“I was often buying hot chocolate and coffee just to keep everybody's spirits up,” he said.
After a long day of checking the stations and collecting samples, the testing—conducted by a separate, small team of alumni in the Jennie Smoly Caruthers Biotechnology Building—often wouldn’t return results until 10 or 11 p.m. Then they’d go back out the next day and do it all again.
This spring, the field team has expanded and now does the analysis in their own lab on campus, so their results come in closer to the end of a typical workday. But it’s still been demanding, and dramatic weather changes have provided an additional challenge.
Mansfeldt joined CU in the fall of 2019, only half a year before the pandemic took over and this project began in earnest. But for him and his team, the end may now be in sight. If the virus remains under control, the team plans to shut it off after the semester concludes this May.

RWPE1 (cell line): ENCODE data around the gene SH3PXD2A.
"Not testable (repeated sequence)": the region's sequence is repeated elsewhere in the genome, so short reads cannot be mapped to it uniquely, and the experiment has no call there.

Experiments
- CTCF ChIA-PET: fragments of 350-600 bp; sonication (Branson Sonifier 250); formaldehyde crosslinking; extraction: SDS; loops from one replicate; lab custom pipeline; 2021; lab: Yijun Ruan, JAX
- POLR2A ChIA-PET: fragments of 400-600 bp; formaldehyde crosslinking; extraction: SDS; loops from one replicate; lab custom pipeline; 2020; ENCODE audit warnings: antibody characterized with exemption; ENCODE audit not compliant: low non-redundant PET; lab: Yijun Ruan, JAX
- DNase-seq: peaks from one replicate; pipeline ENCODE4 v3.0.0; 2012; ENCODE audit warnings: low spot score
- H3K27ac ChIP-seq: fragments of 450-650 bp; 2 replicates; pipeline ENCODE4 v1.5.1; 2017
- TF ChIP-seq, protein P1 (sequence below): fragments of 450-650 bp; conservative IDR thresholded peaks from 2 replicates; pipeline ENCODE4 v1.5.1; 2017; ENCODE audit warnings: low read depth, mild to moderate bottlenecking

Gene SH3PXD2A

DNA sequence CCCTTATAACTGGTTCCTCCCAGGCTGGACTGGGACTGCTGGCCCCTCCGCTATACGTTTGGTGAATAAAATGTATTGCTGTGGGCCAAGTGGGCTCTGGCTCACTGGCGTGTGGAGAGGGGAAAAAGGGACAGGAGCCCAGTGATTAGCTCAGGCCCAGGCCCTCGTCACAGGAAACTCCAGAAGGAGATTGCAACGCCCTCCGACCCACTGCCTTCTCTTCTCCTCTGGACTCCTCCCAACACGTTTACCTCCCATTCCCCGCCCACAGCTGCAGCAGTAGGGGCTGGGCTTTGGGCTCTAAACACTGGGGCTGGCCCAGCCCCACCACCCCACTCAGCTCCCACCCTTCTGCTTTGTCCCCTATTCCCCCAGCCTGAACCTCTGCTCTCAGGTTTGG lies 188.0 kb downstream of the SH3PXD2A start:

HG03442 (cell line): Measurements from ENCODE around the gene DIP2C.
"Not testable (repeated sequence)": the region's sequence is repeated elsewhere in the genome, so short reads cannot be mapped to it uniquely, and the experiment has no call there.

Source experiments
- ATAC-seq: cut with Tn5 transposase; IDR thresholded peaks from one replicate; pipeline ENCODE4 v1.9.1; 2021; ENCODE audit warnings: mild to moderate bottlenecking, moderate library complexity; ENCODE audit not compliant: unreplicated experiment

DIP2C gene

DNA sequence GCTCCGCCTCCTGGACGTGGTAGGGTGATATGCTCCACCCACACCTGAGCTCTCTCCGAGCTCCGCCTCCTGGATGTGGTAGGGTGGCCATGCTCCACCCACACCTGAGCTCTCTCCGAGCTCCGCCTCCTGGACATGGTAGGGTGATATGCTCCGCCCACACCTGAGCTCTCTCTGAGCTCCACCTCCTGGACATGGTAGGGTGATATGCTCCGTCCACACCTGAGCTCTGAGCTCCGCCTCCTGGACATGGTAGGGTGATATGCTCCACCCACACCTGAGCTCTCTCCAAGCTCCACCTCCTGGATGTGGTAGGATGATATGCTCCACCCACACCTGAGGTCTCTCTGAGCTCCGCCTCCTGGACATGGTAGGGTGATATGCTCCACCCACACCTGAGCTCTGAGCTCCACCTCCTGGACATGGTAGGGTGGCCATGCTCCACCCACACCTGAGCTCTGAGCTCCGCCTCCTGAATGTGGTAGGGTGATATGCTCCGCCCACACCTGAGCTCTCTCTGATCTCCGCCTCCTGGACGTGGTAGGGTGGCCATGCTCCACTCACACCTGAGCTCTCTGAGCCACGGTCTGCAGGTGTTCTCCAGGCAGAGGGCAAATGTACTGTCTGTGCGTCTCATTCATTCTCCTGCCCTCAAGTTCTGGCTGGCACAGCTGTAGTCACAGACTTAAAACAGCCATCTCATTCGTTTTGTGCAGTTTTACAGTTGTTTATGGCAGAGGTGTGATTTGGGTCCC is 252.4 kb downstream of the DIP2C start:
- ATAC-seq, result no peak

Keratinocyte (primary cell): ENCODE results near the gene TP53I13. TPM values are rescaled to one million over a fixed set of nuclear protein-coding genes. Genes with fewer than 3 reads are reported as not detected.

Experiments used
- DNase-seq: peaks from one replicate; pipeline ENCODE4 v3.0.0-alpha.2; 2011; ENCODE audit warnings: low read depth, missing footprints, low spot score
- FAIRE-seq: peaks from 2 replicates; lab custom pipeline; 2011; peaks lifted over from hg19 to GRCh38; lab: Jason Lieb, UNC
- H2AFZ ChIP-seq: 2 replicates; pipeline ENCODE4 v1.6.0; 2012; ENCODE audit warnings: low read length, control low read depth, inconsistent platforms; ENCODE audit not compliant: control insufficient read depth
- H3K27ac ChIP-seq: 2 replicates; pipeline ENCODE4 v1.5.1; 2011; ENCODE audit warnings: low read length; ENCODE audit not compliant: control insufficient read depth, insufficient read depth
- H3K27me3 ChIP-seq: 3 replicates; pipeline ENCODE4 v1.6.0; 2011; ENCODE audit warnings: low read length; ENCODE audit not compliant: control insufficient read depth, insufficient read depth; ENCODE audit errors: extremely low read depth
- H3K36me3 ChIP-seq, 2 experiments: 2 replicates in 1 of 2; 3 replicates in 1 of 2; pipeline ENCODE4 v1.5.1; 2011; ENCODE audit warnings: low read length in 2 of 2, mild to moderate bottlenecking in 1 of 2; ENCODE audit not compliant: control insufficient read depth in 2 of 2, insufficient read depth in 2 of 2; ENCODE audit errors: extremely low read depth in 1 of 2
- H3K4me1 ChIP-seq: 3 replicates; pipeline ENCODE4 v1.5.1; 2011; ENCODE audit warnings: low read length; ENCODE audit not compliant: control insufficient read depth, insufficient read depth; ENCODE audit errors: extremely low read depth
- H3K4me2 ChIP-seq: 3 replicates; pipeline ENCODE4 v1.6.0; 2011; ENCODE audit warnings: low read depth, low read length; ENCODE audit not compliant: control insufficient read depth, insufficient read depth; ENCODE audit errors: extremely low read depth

Commitment, credit and careers
While the campus monitoring system will likely soon wrap up, its impact on students and the field of environmental engineering will last much longer. The CU Boulder system and similar projects across the country, developed in response to the pandemic, have shown the direct application of the profession.
For Elle Coe, a senior in environmental engineering, this past year hasn’t just been life-changing because of COVID-19: This project changed her career.
Coe was “dead set” on working in groundwater engineering after leaving CU Boulder, and already had her classes scheduled this year with that aim in mind. Yet she’s now switched to a career focused on wastewater and drinking water treatment, and has a full-time position in the field lined up after graduation.
Intrigued by the unique cross-disciplinary opportunity with Mansfeldt, team member William Johnson came back to school in 2020 and is now a graduate student in environmental engineering.